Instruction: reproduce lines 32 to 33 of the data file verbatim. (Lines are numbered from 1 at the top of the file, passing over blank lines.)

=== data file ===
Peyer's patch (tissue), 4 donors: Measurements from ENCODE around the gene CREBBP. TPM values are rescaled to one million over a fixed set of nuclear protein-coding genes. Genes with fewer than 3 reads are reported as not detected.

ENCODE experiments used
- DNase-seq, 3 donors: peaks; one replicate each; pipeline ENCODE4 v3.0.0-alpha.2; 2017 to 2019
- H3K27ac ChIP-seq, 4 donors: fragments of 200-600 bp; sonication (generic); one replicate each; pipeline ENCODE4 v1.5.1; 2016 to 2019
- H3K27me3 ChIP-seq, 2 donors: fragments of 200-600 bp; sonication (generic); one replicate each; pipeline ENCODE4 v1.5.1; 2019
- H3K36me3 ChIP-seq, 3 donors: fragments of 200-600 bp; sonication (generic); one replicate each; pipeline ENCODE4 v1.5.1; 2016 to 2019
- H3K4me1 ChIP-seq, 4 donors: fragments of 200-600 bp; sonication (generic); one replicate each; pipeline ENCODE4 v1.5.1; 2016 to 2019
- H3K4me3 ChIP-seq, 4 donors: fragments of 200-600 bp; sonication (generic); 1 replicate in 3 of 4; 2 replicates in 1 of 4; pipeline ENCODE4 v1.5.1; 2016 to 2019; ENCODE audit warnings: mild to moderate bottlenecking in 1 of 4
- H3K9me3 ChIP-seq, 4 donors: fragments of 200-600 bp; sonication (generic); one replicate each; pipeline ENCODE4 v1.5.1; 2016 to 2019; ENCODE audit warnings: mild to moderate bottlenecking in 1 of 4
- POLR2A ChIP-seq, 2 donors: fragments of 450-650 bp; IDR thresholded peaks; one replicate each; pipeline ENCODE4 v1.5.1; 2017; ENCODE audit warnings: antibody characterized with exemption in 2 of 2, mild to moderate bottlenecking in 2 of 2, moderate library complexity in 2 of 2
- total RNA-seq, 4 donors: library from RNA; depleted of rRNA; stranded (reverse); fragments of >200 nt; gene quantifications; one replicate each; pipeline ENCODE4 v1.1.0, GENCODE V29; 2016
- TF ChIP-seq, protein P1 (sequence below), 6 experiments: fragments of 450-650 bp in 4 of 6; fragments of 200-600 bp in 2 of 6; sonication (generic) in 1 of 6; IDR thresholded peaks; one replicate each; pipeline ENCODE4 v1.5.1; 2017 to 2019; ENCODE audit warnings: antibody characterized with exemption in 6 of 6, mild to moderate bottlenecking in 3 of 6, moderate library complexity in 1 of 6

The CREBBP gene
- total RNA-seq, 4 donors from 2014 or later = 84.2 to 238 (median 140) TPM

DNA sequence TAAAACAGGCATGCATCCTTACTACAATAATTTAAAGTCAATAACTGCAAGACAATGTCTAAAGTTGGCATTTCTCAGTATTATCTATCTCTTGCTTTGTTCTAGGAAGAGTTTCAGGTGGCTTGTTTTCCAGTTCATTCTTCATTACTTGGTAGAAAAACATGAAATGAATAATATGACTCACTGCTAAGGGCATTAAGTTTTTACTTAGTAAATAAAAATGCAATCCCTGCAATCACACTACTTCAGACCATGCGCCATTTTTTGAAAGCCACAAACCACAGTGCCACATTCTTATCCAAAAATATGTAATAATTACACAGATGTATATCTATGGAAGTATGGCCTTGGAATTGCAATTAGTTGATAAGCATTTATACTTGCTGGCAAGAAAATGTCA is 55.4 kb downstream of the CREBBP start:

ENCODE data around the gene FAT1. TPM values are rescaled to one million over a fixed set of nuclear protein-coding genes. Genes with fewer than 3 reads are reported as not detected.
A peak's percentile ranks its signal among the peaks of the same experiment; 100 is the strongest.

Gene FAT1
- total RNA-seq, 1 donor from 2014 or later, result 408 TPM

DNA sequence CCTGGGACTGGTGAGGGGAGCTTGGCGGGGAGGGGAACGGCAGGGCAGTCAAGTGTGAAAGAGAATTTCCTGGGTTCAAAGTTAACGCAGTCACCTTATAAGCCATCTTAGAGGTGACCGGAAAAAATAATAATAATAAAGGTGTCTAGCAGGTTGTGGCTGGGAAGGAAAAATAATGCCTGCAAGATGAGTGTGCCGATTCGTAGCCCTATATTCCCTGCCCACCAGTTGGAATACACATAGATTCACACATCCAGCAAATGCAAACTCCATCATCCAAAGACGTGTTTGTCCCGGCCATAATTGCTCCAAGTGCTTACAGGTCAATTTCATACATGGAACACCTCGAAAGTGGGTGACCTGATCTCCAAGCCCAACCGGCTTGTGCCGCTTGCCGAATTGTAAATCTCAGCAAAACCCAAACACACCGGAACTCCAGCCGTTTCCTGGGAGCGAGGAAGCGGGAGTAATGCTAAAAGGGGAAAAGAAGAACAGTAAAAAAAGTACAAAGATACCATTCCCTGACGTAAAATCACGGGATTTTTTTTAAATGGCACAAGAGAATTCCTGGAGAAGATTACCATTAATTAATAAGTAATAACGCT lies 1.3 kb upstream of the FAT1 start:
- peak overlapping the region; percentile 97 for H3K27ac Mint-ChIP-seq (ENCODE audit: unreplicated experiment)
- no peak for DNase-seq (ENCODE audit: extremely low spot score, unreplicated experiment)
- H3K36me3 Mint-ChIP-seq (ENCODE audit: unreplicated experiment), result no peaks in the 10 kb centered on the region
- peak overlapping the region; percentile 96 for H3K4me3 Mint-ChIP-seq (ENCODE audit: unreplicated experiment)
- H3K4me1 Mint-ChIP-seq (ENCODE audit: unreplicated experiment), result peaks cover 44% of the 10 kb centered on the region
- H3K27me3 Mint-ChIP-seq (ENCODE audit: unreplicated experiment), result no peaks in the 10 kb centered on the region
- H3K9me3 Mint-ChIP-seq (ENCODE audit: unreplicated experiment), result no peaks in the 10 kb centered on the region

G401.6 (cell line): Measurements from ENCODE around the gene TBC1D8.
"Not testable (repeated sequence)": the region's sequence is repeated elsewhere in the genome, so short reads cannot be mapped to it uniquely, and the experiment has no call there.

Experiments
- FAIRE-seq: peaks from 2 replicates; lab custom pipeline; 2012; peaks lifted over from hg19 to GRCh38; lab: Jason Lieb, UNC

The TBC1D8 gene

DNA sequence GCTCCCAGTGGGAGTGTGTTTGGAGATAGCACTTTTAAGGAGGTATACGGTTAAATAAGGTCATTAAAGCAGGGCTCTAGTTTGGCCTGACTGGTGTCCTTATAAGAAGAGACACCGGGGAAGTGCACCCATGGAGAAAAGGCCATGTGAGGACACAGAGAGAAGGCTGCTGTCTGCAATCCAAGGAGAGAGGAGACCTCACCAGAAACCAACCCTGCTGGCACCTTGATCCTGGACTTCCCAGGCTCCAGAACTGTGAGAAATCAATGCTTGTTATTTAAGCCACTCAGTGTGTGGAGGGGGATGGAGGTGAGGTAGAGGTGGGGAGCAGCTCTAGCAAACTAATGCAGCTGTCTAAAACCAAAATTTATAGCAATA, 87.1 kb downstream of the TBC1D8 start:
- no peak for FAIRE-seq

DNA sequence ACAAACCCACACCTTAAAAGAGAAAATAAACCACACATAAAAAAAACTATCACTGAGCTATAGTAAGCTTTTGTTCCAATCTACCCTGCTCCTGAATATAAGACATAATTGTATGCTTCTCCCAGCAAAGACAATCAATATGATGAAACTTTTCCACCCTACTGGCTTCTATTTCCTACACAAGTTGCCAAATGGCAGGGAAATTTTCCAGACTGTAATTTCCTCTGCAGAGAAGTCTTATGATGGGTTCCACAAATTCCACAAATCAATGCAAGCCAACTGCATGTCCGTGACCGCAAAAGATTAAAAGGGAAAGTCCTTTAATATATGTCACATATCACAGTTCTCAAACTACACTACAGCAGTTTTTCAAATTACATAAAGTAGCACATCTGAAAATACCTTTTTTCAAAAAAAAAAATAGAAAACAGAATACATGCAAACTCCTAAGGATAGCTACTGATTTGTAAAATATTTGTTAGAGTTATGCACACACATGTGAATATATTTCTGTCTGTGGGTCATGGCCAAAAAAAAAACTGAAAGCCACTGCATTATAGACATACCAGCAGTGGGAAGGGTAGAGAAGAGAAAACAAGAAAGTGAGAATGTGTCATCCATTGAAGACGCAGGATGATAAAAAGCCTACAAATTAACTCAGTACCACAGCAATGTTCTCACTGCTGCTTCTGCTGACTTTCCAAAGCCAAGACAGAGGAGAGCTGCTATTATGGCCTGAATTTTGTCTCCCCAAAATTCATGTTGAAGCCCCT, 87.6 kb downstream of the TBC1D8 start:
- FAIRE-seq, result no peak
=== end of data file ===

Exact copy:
The TBC1D8 gene

DNA sequence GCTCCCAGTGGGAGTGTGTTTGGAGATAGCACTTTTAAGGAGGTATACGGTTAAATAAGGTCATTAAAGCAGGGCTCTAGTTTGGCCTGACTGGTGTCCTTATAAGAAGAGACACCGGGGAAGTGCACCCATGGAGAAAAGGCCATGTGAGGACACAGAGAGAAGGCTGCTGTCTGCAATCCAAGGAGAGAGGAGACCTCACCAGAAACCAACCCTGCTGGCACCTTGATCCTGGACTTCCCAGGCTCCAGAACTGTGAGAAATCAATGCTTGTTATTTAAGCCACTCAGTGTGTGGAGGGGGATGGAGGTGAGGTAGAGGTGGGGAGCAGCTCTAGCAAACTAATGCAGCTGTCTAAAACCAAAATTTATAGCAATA, 87.1 kb downstream of the TBC1D8 start: